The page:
The evacuation of Norfolk was the occasion of great distress to its population. But it was the part of a wise policy, that our military lines should be contracted and that the troops of Gen. Huger should be consolidated with the army before Richmond.

The retreat from Yorktown to the Chickahominy was marked by spirited incidents and by one important engagement. McClellan becoming, through an accident, aware of the movement of Gen. Johnston, immediately pursued our columns, which recoiled on him at Williamsburg, on the 5th of May, and drove back his army. During the whole of that day, Gen. Longstreet's division, which brought up the rear, was engaged with the enemy from sunrise to sunset. The day was marked by signal successes, for we captured three hundred and fifty prisoners, took nine pieces of artillery, and left on the field, in killed and wounded, at least three thousand of the 'enemy. During the night, our army resumed its movement towards Richmond, and half an hour after sunrise it had evaluated the town, under the necessity of leaving our killed and wounded in the hands of the enenqy.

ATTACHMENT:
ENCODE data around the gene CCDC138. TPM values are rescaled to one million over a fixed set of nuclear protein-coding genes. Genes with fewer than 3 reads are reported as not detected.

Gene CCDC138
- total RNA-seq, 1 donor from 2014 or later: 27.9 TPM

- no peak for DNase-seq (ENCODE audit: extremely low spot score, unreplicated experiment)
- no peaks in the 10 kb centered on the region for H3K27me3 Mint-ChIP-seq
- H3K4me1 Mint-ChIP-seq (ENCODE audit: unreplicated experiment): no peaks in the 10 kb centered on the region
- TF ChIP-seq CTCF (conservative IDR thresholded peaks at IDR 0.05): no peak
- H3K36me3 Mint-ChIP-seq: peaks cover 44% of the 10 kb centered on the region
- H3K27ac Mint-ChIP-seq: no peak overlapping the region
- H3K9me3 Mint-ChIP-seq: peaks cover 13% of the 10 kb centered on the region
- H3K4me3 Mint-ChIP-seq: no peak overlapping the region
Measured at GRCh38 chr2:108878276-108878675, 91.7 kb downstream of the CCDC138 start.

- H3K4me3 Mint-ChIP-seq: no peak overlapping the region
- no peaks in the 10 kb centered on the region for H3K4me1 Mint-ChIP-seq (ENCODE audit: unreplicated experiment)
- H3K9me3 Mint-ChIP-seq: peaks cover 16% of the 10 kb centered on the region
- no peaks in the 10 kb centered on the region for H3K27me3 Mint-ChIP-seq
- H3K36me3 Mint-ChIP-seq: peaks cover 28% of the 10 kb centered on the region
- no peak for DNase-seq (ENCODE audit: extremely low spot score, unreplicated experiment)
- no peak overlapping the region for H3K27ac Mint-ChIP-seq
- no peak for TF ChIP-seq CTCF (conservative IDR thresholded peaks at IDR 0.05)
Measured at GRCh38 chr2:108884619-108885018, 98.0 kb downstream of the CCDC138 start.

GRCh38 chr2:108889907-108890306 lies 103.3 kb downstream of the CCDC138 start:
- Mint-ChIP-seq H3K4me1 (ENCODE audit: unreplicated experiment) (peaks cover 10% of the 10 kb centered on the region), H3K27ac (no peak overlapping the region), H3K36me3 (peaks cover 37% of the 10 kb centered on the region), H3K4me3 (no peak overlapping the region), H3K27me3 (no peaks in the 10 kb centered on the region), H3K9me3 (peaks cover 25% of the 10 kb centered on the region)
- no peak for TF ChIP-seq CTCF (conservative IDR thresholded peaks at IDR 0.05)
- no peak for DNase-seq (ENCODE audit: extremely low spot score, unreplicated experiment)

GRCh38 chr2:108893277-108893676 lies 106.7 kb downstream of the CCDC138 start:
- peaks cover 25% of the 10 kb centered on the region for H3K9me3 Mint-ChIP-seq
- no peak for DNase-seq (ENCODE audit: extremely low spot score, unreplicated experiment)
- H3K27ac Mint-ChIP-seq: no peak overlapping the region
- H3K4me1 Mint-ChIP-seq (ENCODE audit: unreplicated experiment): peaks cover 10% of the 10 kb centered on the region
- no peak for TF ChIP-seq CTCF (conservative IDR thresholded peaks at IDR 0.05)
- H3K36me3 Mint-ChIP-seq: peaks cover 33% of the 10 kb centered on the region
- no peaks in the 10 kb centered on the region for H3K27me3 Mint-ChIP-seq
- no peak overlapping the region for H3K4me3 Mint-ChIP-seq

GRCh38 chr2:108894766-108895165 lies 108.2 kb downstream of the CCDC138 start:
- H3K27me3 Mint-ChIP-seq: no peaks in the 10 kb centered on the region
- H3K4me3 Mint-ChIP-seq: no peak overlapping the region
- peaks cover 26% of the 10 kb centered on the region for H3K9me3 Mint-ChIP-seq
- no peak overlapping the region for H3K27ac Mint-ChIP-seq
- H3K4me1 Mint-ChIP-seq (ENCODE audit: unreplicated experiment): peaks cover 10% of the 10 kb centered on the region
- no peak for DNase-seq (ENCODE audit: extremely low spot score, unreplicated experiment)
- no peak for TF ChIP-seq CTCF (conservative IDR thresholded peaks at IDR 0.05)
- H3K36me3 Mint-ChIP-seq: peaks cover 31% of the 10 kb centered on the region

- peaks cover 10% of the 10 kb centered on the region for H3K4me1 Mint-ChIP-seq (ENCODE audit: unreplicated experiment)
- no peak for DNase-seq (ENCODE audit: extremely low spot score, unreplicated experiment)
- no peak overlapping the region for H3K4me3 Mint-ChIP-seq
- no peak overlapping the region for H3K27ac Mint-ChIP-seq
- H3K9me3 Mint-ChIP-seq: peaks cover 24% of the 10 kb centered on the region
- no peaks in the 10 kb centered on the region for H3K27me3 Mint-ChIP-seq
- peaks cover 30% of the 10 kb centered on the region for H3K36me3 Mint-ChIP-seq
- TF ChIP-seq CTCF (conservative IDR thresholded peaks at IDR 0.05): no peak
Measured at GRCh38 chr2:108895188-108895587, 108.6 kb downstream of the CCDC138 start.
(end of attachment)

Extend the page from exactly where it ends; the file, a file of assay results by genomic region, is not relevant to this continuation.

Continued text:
The following day, the insolence of the enemy was again checked on the route of our retreat. On the 7th of May he attempted a landing, under cover of his gunboats, at Barhamsville, near^ West Point. The attempt was ineffectual. The Yankees were driven back, after they had assaulted our ^position three different times—the, last time being forced to the cover of their gunboats by the brave Texans of Gen. Whiting's division who, in the face of * an artillery fire, pressed the fugitives so closely that many were driven into the river and drowned.